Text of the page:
been presented by many authors in studies on terrestrial (soil) [10]
and aquatic [11, 15] systems
8 The last part of the definition is omitted and re- More specific expressions are used; the possibility of changes with
placed by a new variant time is emphasized. Specific features of community dynamics (re-
versible and irreversible changes, including seasonal and circadian
rhythms, fluctuations, successions, etc.) were extensively discussed
in ecological literature [2–5, 7, 8]

demician L.M. Sushchenya for reviewing the manu- Structure of Modern Ecology), Samara: Samarskii
script, to V.L. Kas’yanov, V.N. Pavlov, and A.I. Azovskii Nauchnyi Tsentr RAN, 1999.
for valuable criticism of the preliminary version of the 9. Isaev, A.S. and Girs, G.I., Vzaimodeistvie dereva i
manuscript, and to Dr. Peter J. Wangersky for useful nasekomykh-ksilofagov (Interaction between the Tree
advise. and Xylophagous Insect), Novosibirsk: Nauka, 1975.
This study was supported by IBG. 10. Dobrovol’skii, G.V. and Nikitin, E.D., Sokhranenie
pochv kak nezamenimogo komponenta biosfery (Conser-
vation of Soils As an Indispensable Component of the
REFERENCES Biosphere), Moscow: Nauka, 2000.
1. Tansley, A.G., Ecology, 1935, vol. 16, pp. 284–307.
11. Ostroumov, S.A., Biologicheskie effekty poverkhnostno-
2. Sukachev, V.N., Izbrannye trudy (Selected Works), Len- aktivnykh veshchestv v svyazi s antropogennymi vozde-
ingrad: Nauka, 1972, vol. 1. istviyami na biosferu (Biological Effects of Surfactants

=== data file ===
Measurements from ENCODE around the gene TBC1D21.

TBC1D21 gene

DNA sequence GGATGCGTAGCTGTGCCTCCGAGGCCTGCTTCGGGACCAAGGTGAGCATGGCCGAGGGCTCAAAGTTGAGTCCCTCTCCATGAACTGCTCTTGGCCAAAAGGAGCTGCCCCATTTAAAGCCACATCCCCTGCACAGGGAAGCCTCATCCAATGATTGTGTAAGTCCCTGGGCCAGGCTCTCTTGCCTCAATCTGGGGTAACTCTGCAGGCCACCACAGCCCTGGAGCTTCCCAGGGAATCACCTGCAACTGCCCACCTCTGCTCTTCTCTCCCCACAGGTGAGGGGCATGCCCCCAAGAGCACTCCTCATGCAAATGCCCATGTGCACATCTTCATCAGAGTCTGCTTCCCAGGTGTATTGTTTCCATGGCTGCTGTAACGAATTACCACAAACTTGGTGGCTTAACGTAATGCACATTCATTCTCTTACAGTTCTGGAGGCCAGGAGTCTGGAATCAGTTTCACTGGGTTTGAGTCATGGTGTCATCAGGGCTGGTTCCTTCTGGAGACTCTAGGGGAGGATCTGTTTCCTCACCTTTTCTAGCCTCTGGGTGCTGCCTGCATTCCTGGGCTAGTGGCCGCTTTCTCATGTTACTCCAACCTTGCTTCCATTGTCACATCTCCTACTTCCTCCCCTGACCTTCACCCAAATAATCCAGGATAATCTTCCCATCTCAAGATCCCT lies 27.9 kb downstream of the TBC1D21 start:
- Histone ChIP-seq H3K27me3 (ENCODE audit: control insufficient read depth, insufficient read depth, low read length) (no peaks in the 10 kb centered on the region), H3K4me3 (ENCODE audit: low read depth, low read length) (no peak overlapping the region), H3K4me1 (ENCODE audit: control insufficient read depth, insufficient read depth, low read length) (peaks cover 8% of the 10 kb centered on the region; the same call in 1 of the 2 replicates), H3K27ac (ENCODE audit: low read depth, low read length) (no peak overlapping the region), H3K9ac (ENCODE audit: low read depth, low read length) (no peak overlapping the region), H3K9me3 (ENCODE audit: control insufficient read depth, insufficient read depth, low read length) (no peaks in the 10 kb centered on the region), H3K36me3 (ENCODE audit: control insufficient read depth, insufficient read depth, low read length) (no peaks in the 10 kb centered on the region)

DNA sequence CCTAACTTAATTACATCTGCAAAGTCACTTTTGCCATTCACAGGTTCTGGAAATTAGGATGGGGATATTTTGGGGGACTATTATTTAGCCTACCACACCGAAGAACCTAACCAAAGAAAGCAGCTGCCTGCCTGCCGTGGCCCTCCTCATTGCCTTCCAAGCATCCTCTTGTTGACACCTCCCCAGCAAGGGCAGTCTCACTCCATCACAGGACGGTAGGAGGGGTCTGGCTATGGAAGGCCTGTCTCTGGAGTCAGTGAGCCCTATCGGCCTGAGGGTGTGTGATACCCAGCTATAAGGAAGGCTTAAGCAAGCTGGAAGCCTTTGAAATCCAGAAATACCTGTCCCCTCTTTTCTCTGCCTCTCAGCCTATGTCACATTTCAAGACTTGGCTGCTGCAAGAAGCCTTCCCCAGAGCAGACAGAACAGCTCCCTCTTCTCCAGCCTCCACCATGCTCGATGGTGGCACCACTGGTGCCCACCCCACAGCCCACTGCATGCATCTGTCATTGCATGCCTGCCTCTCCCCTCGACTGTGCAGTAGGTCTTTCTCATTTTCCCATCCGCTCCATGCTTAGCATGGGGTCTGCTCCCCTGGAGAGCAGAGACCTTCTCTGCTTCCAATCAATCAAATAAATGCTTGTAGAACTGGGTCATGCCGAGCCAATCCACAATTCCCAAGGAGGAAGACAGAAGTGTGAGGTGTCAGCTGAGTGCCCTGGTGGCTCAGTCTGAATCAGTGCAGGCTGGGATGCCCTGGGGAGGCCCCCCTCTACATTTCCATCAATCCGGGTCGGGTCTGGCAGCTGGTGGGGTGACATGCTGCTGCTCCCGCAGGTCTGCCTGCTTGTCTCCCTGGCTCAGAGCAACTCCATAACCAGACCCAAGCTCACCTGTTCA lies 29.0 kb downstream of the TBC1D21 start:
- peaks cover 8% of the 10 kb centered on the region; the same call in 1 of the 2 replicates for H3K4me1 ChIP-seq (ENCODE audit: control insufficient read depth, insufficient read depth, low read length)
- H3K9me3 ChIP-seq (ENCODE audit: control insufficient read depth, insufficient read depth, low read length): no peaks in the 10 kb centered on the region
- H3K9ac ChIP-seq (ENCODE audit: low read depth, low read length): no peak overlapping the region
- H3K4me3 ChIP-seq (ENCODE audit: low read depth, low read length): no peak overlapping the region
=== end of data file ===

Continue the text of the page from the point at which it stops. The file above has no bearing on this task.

3. Odum, Yu.P., Fundamentals of Ecology, Philadelphia: as Related to the Anthropogenic Impact on the Bio-
Saunders, 1971, vols. 1, 2. sphere), Moscow: MAKS, 2000.
4. Fedorov, V.D. and Gil’manov, T.G., Ekologiya (Ecol- 12. Ostroumov, S.A. and Kolesnikov, M.P., Dokl. Akad.
ogy), Moscow: Mosk. Gos. Univ., 1980. Nauk, 2001, vol. 379, no. 3, pp. 426–429.
5. Begon, M., Harper, J.L., and Townsend, C.R., Ecology,
Oxford: Blackwell Sci., 1996. 13. Matishov, D.G. and Matishov, G.G., Radiatsionnaya
ekologicheskaya okeanologiya (Radiation Ecological
6. Alimov, A.F., Elementy teorii funktsionirovaniya vod- Oceanology), Apatity: Kol’skii Nauchnyi tsentr Ross.
nykh ekosistem (Principles of the Theory of Aquatic Eco- Akad. Nauk, 2001.
system Functions), St. Petersburg: Nauka, 2000.
7. Shilov, I.A., Ekologiya (Ecology), Moscow: Vysshaya 14. Ostroumov, S.A., Vvedenie v biokhimicheskuyu ekologiyu
Shkola, 2000. (Introduction to Biochemical Ecology), Moscow: Mosk.
Gos. Univ., 1986.
8. Rozenberg, G.S., Mozgovoi, D.P., and Gelashvili, D.B.,
Ekologiya: elementy teoreticheskikh konstruktsii sovre- 15. Ostroumov, S.A., Dokl. Akad. Nauk, 2002, vol. 382,
mennoi ekologii (Ecology: Principles of the Theoretical no. 1, pp. 138–141.

DOKLADY BIOLOGICAL SCIENCES Vol. 383 2002